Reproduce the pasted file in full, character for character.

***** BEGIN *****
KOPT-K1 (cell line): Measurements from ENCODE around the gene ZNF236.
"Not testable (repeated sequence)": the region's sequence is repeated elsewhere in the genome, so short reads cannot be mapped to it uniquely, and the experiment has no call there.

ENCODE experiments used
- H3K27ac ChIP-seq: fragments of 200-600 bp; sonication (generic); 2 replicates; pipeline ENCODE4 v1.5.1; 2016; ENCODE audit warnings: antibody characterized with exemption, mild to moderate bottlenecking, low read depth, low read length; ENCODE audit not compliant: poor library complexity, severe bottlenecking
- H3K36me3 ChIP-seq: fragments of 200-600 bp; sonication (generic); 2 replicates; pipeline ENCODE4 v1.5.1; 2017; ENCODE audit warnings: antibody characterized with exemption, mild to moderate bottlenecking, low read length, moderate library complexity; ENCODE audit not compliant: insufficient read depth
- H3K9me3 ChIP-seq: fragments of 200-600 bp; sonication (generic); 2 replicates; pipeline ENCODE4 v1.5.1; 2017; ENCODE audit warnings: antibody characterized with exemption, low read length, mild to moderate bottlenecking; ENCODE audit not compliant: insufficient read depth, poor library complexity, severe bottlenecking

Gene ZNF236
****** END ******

KOPT-K1 (cell line): Measurements from ENCODE around the gene ZNF236.
"Not testable (repeated sequence)": the region's sequence is repeated elsewhere in the genome, so short reads cannot be mapped to it uniquely, and the experiment has no call there.

ENCODE experiments used
- H3K27ac ChIP-seq: fragments of 200-600 bp; sonication (generic); 2 replicates; pipeline ENCODE4 v1.5.1; 2016; ENCODE audit warnings: antibody characterized with exemption, mild to moderate bottlenecking, low read depth, low read length; ENCODE audit not compliant: poor library complexity, severe bottlenecking
- H3K36me3 ChIP-seq: fragments of 200-600 bp; sonication (generic); 2 replicates; pipeline ENCODE4 v1.5.1; 2017; ENCODE audit warnings: antibody characterized with exemption, mild to moderate bottlenecking, low read length, moderate library complexity; ENCODE audit not compliant: insufficient read depth
- H3K9me3 ChIP-seq: fragments of 200-600 bp; sonication (generic); 2 replicates; pipeline ENCODE4 v1.5.1; 2017; ENCODE audit warnings: antibody characterized with exemption, low read length, mild to moderate bottlenecking; ENCODE audit not compliant: insufficient read depth, poor library complexity, severe bottlenecking

Gene ZNF236